The Kennedy Center



Nawal is originally from the Comoros Islands, known as the "Perfume Islands" or "Islands of the Moon," located in the Indian Ocean off the eastern coast of Africa. Born into a family with many musicians, Nawal was immersed in both popular and spiritual music from a young age, in her native islands and also in her new home in France.
Between traditional and contemporary, Nawal's music weaves a rich dialog of cultures, a reflection of the diverse character of life in her native islands. Indo-Arabian-Persian music meets Bantu polyphonies, the syncopated rhythms and Sufi trance of the Indian Ocean. Nawal sings in Comorian, Arabic, French, and English. An acoustic roots-based fusion, her music is rhythmically compelling and beautifully lyrical. Known as the "Voice of Comoros," Nawal is also the first Comorian woman singer/songwriter and multi-instrumentalist to give performances in public.
As a Muslim-born African woman who does not always adhere to traditional socio-religious codes, Nawal has faced many challenges in her career, yet she remains strong in her message and philosophy. Descending from the grand Sufi Marabout of Comoros, El-Maarouf, Nawal invariably stays with the light of Islam founded upon love, respect, and peace. In her music, she sings in favor of all humans, for education and for union.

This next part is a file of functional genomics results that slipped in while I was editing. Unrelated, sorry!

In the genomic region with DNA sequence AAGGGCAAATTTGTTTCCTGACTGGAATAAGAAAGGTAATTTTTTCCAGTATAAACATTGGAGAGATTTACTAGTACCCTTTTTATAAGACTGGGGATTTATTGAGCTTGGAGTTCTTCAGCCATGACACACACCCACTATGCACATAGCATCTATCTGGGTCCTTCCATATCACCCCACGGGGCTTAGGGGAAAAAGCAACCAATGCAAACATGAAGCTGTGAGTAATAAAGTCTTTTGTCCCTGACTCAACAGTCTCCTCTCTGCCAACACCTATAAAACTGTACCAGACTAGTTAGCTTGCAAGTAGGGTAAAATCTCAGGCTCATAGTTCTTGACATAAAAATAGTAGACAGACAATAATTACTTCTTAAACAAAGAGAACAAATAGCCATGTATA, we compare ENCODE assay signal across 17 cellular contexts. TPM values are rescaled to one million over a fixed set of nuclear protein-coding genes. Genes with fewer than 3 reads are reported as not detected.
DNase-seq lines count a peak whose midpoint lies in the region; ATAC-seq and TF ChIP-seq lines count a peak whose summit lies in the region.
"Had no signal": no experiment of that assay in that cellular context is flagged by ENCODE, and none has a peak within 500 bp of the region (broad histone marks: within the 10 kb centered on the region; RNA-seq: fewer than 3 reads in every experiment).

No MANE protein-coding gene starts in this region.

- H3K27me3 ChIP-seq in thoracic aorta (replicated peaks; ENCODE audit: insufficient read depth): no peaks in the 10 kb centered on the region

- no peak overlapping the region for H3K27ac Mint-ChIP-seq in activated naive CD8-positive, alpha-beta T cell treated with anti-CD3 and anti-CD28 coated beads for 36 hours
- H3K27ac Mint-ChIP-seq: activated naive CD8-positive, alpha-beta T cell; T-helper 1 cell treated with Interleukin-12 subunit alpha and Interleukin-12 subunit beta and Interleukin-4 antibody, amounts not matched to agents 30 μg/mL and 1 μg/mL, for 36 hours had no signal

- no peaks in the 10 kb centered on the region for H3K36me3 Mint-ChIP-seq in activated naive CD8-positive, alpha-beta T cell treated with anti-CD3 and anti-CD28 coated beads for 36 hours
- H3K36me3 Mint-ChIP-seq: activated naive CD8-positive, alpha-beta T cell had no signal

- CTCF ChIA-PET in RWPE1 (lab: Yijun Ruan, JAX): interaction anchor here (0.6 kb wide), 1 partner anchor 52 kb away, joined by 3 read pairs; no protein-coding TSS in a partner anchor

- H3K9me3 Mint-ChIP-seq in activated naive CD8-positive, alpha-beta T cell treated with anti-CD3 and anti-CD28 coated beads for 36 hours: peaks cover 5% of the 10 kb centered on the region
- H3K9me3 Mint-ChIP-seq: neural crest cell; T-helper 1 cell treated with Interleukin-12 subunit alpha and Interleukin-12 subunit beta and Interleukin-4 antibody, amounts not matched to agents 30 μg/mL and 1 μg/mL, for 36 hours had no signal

Nawal has gained international praise as a self-produced artist with her powerful voice and socially progressive commentary. Nawal has performed professionally for 20 years, and as a multi-instrumentalist she plays the gambusi (Comorian banjo-like instrument, cousin to oud), the daf (Iranian frame drum), and guitar, among others. Her first full-length album, Kweli (Truth), was released in 2001 and was well-received by fans and the press. Putumayo featured Nawal's song "Hima," recorded with Donna Africa, on the Women of Africa compilation released in 2004.  Aman (Peace of the Soul), Nawal's second album, was released in 2007 and was called "one of the of the most notable world music CDs released over the last year" by Jon Pareles in the New York Times.